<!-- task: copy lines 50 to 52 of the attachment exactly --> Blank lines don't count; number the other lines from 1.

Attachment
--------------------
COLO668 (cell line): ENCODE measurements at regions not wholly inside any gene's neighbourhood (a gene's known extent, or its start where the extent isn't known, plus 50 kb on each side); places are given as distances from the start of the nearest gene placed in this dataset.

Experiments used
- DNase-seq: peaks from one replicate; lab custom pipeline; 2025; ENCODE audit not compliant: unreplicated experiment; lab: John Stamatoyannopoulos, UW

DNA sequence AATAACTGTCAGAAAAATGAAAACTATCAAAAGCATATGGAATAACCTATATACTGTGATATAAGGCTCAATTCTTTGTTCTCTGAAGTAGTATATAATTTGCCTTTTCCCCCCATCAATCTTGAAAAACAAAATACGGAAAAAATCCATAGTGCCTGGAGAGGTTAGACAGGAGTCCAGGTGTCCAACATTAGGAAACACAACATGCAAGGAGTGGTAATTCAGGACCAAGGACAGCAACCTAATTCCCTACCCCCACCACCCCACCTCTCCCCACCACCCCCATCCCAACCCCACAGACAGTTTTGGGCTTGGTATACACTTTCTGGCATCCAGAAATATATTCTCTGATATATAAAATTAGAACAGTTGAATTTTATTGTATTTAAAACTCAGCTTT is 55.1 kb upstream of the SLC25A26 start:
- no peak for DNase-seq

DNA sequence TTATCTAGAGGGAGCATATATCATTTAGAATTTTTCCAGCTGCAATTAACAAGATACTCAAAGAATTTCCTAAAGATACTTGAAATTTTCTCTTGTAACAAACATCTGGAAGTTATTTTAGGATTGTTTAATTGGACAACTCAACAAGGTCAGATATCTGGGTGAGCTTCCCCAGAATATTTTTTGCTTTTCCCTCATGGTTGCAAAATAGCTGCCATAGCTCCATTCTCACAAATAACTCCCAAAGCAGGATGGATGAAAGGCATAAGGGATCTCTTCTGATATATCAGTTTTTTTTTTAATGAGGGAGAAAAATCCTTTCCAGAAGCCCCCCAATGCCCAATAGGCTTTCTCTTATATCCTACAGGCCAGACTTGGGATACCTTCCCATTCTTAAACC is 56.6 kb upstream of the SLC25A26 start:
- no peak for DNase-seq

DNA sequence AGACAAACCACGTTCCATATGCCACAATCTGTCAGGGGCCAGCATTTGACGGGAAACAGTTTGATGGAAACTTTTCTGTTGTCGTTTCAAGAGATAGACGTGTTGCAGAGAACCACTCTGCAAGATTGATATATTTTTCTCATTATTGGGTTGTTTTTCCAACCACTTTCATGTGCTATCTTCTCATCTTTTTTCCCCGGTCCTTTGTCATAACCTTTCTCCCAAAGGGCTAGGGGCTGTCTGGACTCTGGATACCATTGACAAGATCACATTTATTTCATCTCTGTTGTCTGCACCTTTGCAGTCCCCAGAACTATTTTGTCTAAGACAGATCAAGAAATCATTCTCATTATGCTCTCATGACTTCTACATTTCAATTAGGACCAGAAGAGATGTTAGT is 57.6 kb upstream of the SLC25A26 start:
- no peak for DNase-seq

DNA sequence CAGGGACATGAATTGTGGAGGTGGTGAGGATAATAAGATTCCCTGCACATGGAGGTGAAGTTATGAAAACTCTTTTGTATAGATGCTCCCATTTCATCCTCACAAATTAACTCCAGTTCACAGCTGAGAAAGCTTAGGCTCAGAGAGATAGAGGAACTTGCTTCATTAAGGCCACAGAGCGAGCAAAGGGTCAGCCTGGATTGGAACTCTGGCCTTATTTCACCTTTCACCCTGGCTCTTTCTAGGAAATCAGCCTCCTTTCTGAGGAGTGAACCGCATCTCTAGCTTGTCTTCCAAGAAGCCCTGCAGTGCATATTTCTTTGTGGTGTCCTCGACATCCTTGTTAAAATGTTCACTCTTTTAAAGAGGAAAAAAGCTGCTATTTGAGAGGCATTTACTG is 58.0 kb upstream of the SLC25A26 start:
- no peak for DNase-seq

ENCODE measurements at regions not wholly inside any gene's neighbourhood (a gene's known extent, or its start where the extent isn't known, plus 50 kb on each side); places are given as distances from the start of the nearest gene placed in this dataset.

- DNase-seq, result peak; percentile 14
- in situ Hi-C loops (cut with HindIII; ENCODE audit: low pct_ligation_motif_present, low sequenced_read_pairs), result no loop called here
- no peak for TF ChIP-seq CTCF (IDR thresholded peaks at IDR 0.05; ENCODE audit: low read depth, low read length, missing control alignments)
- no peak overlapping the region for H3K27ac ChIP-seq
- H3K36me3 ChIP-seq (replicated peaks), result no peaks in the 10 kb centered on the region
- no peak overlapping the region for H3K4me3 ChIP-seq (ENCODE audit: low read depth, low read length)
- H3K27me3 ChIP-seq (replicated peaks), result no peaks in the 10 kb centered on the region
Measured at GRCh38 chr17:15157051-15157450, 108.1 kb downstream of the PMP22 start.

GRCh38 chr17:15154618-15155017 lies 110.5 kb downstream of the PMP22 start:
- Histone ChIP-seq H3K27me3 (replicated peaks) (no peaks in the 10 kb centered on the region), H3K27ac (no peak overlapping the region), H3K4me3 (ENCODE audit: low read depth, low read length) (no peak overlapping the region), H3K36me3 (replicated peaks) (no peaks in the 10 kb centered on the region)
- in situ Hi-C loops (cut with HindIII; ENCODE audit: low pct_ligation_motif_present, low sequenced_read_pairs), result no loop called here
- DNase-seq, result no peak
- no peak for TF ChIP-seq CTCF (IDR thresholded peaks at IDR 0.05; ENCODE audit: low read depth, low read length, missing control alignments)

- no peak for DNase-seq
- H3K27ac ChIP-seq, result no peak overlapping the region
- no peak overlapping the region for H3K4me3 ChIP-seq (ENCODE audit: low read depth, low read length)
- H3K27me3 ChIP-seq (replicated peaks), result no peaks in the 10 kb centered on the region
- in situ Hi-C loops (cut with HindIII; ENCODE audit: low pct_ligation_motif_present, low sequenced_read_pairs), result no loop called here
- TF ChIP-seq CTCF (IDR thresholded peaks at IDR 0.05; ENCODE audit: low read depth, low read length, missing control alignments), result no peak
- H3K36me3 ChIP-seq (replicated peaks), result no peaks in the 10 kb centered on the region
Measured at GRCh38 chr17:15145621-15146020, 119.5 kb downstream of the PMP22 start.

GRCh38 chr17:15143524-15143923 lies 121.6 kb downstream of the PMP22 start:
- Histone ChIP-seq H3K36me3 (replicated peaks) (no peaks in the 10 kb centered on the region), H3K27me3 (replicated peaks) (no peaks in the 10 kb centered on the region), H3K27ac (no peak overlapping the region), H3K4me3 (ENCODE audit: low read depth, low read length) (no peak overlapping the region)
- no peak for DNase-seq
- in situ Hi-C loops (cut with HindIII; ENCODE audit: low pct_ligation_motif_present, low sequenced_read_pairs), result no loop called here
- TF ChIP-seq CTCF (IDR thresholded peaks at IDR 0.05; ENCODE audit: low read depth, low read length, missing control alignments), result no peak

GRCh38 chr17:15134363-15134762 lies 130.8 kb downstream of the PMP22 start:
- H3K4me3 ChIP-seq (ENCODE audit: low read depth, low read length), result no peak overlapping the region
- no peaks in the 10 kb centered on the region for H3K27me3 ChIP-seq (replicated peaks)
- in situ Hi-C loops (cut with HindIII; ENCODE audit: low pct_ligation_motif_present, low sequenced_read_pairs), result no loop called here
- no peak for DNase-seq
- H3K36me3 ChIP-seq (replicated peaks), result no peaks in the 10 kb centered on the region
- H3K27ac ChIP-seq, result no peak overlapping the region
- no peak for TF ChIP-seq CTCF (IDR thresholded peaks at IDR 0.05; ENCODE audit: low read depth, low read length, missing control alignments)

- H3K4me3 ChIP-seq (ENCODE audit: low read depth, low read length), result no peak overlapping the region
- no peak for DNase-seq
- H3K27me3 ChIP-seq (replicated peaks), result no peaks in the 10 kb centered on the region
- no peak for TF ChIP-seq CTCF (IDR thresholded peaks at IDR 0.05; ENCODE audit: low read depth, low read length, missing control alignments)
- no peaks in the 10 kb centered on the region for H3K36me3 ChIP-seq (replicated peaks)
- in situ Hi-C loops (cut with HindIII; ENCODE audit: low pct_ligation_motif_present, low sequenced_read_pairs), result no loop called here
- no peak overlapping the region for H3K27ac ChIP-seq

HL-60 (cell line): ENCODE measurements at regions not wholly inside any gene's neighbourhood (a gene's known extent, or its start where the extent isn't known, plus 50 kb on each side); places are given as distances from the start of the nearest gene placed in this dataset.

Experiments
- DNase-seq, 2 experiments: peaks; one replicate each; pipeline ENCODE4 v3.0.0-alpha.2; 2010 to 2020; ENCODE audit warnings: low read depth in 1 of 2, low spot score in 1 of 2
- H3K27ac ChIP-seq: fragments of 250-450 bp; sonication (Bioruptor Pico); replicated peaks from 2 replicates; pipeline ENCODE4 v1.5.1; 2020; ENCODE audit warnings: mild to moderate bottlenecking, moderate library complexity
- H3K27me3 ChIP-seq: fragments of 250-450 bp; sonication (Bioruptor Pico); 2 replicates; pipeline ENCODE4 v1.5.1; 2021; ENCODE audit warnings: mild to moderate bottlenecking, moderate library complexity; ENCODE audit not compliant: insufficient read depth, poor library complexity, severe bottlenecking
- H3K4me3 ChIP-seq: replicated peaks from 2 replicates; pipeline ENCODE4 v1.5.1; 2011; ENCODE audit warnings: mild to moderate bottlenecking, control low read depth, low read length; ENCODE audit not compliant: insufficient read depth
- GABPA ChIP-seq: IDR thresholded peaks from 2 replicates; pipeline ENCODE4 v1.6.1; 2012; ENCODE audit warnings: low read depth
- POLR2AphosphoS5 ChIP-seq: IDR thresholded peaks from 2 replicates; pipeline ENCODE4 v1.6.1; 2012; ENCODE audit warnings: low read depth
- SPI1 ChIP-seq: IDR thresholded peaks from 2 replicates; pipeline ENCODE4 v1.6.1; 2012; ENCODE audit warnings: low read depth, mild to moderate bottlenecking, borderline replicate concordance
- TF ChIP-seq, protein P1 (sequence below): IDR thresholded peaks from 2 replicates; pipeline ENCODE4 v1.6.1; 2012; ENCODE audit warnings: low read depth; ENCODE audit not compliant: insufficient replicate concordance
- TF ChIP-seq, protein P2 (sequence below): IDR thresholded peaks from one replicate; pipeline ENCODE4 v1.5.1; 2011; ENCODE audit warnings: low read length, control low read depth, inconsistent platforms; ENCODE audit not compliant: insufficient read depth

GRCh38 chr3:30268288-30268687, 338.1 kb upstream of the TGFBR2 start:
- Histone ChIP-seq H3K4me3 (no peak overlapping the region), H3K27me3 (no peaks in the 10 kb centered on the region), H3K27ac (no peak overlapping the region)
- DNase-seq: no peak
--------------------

- no peak for TF ChIP-seq CTCF (IDR thresholded peaks at IDR 0.05; ENCODE audit: low read depth, low read length, missing control alignments)
- no peaks in the 10 kb centered on the region for H3K36me3 ChIP-seq (replicated peaks)
- in situ Hi-C loops (cut with HindIII; ENCODE audit: low pct_ligation_motif_present, low sequenced_read_pairs), result no loop called here